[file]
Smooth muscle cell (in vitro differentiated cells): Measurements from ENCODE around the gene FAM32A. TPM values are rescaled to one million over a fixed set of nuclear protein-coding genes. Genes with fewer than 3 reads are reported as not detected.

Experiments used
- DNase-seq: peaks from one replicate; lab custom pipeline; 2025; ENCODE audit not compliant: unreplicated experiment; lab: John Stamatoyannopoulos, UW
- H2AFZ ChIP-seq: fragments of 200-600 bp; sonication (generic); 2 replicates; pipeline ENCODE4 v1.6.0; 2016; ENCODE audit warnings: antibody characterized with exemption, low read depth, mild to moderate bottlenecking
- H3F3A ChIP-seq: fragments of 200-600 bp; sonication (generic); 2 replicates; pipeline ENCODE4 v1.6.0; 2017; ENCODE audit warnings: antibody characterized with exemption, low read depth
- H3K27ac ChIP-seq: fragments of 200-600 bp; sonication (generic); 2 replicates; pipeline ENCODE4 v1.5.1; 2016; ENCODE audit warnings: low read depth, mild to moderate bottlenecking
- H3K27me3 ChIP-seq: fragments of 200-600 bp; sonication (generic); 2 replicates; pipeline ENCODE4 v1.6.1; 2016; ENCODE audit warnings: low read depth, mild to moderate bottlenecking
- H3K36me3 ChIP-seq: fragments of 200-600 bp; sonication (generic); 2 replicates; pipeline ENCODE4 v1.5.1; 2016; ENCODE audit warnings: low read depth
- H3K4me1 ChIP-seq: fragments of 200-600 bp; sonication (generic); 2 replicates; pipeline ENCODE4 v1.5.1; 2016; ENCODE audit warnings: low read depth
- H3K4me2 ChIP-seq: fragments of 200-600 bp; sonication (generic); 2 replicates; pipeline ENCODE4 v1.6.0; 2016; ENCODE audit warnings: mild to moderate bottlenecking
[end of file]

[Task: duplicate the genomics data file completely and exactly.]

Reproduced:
Smooth muscle cell (in vitro differentiated cells): Measurements from ENCODE around the gene FAM32A. TPM values are rescaled to one million over a fixed set of nuclear protein-coding genes. Genes with fewer than 3 reads are reported as not detected.

Experiments used
- DNase-seq: peaks from one replicate; lab custom pipeline; 2025; ENCODE audit not compliant: unreplicated experiment; lab: John Stamatoyannopoulos, UW
- H2AFZ ChIP-seq: fragments of 200-600 bp; sonication (generic); 2 replicates; pipeline ENCODE4 v1.6.0; 2016; ENCODE audit warnings: antibody characterized with exemption, low read depth, mild to moderate bottlenecking
- H3F3A ChIP-seq: fragments of 200-600 bp; sonication (generic); 2 replicates; pipeline ENCODE4 v1.6.0; 2017; ENCODE audit warnings: antibody characterized with exemption, low read depth
- H3K27ac ChIP-seq: fragments of 200-600 bp; sonication (generic); 2 replicates; pipeline ENCODE4 v1.5.1; 2016; ENCODE audit warnings: low read depth, mild to moderate bottlenecking
- H3K27me3 ChIP-seq: fragments of 200-600 bp; sonication (generic); 2 replicates; pipeline ENCODE4 v1.6.1; 2016; ENCODE audit warnings: low read depth, mild to moderate bottlenecking
- H3K36me3 ChIP-seq: fragments of 200-600 bp; sonication (generic); 2 replicates; pipeline ENCODE4 v1.5.1; 2016; ENCODE audit warnings: low read depth
- H3K4me1 ChIP-seq: fragments of 200-600 bp; sonication (generic); 2 replicates; pipeline ENCODE4 v1.5.1; 2016; ENCODE audit warnings: low read depth
- H3K4me2 ChIP-seq: fragments of 200-600 bp; sonication (generic); 2 replicates; pipeline ENCODE4 v1.6.0; 2016; ENCODE audit warnings: mild to moderate bottlenecking